And those who do hit the state parks on Friday, Tafoya says, should tag their pictures with #NMTrueParksFriday on social media.

I also asked a few folks about their favorite hikes.

“My favorite places to go are high places with spectacular views,” says Kristina Fisher, president of the Albuquerque Wildlife Federation. “New Mexico has no shortage of these destinations.” She shared four places close to Santa Fe, giving a nod to the Sierra Club’s guide to day hikes in Santa Fe. Fisher’s favorite spots this time of year include Buckman Mesa, Tetilla Peak, La Cieneguilla Petroglyph Site, and the trails at White Rock Canyon (Rim Trail and Red Dot/Blue Dot Trail, which all begin at White Rock’s Overlook Park).

Mark Allison, executive director of the New Mexico Wilderness Alliance jokes there’s “no way” he’s sharing his favorite hiking spots. But he still has a few ideas for Friday. “I’d say soaking in a hot spring in the Jemez,” he says. “One of the ones you have to really hike or cross country ski to so that if you are lucky you have it all to yourself.” He also suggests taking in the red rock walls of the Chama River—by kayak or on foot, hiking from Monastery Road.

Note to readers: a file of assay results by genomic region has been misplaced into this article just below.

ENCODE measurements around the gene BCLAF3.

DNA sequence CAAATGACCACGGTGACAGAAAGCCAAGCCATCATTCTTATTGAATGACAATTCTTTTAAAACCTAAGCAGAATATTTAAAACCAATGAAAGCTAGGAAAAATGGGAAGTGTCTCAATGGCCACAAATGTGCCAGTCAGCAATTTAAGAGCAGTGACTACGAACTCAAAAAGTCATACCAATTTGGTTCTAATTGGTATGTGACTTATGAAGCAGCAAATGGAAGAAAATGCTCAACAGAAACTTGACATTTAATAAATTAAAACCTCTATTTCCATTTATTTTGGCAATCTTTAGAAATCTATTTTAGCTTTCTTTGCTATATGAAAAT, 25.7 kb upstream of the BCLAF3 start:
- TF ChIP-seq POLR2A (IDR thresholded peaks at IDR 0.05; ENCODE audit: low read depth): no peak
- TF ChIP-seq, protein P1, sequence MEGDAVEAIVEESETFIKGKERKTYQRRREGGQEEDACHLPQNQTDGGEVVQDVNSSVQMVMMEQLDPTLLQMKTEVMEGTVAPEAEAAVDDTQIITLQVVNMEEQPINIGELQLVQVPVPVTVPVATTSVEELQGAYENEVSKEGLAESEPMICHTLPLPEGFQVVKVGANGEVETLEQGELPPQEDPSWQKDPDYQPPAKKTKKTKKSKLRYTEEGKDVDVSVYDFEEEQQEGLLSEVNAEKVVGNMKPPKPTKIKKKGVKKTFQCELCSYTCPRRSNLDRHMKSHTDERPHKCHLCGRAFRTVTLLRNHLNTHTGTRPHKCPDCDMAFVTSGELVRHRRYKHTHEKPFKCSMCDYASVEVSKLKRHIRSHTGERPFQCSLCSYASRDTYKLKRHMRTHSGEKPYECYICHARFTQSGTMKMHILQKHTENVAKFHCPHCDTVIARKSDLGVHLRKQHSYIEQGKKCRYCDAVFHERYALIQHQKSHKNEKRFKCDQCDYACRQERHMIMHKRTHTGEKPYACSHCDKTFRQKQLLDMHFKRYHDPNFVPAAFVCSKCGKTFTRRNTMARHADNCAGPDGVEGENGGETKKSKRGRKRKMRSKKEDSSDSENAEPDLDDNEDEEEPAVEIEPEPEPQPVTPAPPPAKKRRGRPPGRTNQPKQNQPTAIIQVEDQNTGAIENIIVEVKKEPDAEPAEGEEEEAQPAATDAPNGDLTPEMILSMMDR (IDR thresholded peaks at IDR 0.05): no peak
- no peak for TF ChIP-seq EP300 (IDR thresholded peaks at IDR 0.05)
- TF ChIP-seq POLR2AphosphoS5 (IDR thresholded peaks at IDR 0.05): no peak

“I have family coming into town over Thanksgiving and am sure we will be playing in the Sandia Mountain Wilderness at some point while they are here,” he says. “We are so fortunate in New Mexico to have public lands so close to us, no matter where we live.”

Liliana Castillo with Conservation Voters New Mexico is also planning to be outside on Black Friday, and says she’s excited that more stores are choosing to stay closed that day. “I prefer hiking to shopping on most days,” she says. “My go-tos are Diablo Canyon and Tesuque Creek, or I’ll plan to try a new hike that day with my leftover turkey sandwiches.”